REO Pro - Real Estate Default Professionals

America's Largest Social Network for Default Real Estate Professionals

Do you know ALL that is involved in being an REO Listing Agent? Here's a sample of what we do:

•Accompany the Sheriff on Evictions
•Secure & Re-key the property, deternine occupancy
•Turn utilities on in our name
•Have property winterized
•Coordinate the trash out (Some AMs have us store the personal belongings / trash for 90 days+)
•Ready the property for marketing including making repairs and improvements
•Pay the bills on all of the above & wait up to 120 days for reimbursements
•Handle vandalism, theft,vandels, squatters, animals, arson, gang bangers!
•Fill out BPOs and take Pictures of subject and comps.
•Marketing Prep Work - Photos, MLS data sheets, info box flyers, write ads etc
•List the Property
•Schedule showings (for agents who will steal the key is their buyers interested.
Rekey the property .
Rekey the property ...again
•Educate Co-op agents and get one day codes for those who are smartcardless
•Submit Offers through different portals
•Coordinate all details of the closing
•Keep all parties up to date

Do you have an opinion or preconceived notions of foreclosures?

What about the folks who lost their house ~ what do you think about them?

What is the cause of foreclosures in your area?

Who are the lenders in your area? Who are the Asset Managers?

Do you have any specialized training in REO work?

Do you know what a BPO is? Are you familiar with the various BPO forms?

Do you have the ability to front the money for Property Management?

Do you have a crew to handle the clean outs, lawn care, re-keying, winterizations etc?

Are you willing to take the time to educate the co-op agents on how to submit offers correctly?

Are you willing to explain the process to prospective buyers?

Do you have systems in place to handle all the details?

Do you have someone who can cover for you when you are sick or on vacation?

In my work as an REO agent, I have:

...been on a police raid that resulted in a drug bust of 3 known criminals. I was behind a tree, on my cell phone w/ the 911 operator while the police approached the home, shotguns drawn. My job was to notify dispatch if anyone ran by me. I was unarmed....that time.

...was visited by the sheriff as to why I was ‘breaking' in to a house (just assessing the contents and getting pics!)

...been chased down by unhappy occupants after I photographed their dwelling for my report

...been cornered by pit bulls and crack whores

...explained to a child why I was kicking his family out of their home 2 weeks before Christmas

...accompanied my clean up crew as they discarded stinking dead animals, pounds of human waste and a lot of drug-like substances from a house that was broken into numerous times and we evicted squatters twice!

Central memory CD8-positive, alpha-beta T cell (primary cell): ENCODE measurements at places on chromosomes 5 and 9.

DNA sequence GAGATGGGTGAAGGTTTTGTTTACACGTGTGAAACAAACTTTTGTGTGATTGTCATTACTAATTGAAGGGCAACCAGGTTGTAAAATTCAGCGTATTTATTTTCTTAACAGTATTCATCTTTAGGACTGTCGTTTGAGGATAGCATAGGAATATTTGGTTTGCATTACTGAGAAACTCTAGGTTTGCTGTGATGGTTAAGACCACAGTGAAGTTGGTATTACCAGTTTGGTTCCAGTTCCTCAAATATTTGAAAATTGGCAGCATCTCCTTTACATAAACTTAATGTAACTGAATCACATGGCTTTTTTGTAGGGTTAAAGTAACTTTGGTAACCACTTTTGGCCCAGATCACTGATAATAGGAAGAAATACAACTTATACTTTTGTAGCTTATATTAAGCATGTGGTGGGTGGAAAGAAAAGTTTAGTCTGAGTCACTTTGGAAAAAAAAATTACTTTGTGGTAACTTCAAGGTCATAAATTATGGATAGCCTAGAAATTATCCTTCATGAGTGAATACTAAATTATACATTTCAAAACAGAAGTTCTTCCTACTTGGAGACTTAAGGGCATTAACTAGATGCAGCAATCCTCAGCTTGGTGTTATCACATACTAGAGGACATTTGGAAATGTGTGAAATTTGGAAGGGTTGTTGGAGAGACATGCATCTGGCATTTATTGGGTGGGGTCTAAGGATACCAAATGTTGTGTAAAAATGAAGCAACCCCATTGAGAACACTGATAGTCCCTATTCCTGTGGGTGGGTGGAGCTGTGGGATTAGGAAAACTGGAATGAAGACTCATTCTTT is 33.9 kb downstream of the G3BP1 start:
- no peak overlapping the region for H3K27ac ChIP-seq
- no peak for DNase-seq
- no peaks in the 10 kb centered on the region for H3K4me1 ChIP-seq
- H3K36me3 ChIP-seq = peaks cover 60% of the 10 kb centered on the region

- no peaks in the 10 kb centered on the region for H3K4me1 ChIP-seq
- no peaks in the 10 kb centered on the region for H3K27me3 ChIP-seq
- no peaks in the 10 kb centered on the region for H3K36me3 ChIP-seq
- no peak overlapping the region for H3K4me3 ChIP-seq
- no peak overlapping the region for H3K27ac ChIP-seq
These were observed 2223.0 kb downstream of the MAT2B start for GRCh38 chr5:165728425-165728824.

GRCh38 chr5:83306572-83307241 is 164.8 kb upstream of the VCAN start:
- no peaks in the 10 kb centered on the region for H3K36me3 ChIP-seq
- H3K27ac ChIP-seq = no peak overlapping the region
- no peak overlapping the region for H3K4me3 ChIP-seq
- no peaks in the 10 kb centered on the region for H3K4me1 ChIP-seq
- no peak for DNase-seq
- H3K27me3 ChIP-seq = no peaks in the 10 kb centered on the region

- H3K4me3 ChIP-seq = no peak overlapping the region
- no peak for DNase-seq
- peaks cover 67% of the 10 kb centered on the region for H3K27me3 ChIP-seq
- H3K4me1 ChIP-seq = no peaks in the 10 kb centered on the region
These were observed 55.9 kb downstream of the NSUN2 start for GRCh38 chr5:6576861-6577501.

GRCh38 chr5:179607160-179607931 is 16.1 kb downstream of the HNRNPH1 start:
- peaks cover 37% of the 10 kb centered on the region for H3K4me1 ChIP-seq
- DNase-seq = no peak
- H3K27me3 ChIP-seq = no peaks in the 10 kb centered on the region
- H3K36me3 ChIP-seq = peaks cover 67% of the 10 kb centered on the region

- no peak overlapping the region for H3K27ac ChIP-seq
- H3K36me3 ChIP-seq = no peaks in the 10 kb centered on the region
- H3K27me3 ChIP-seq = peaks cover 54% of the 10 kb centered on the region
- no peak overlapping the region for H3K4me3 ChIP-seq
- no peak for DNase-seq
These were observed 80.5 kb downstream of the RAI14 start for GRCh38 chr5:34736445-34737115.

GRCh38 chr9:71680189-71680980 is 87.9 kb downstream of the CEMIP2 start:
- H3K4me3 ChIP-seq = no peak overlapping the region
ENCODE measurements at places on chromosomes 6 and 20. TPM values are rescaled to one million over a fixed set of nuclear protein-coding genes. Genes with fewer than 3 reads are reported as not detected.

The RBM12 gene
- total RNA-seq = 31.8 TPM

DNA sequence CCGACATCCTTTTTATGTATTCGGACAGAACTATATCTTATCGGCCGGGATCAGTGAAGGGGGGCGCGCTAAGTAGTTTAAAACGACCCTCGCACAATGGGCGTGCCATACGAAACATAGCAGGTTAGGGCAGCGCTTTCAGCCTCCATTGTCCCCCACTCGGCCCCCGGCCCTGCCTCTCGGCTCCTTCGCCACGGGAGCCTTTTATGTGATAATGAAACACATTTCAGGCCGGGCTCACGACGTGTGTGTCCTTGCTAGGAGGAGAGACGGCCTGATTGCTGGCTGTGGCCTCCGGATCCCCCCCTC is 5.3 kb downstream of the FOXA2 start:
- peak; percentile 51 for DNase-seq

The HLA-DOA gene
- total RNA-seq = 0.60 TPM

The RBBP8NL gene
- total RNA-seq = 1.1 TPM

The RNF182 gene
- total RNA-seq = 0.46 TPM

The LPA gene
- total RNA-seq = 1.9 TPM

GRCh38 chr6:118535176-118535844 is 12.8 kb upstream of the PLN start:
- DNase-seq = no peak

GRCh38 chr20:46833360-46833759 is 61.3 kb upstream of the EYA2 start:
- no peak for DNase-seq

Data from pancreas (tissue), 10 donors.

...had as much as $29,000 in outstanding reimbursements. (Did I mention that YOU front the money?!)

...been called at 2 a.m. by a neighbor who thinks someone has broken into my listing

...become BPO Certified

...become a Foreclosure Intervention Specialist

...attended REO Conventions at great costs.

I'm sure by now that you get the idea that it's not quite the same as regular real estate. Just incase you were wondering.

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Comment by Justin Richards on January 9, 2012 at 6:41pm

Well said Jack!

My favorite part is that to market and sell a home we traditionally get a 3% commission. BUT when it comes to REO, we are expected to manage, maintain, and front money for these properties and for doing so much more work, actually take a 30-50% paycut under the premise that we'll make it up in volume (which holds true which very few of the banks right now).

Comment by Roy Carmona on December 26, 2011 at 1:26am

I'm new to BPO's, REO's and Short Sales.  Glad I found this website and you in it.  What you mention is what I needed to know in advance.  I only have 700.00 dollars left from my last closing looks like I'll have to wait before jumping in to this side of Real Estate.  Thank you for all the helpful information you have supplied I'm extremely greatful for your input. 

Comment by Billie Dalessio on November 20, 2011 at 7:24pm

well said, this work is not for everyone, and not a get rich quick kinda job.

Comment by Sean Rees on November 18, 2011 at 4:33pm

Excellent Post!

Your description is spot on....

My receivables hit $118,000 in October of 2009 ... all from National City Mortgage/ PNC Bank using as the portal- 

I owned a police cruiser (former City of San Diego) that I would to drive for occupancy checks!

Good Times!

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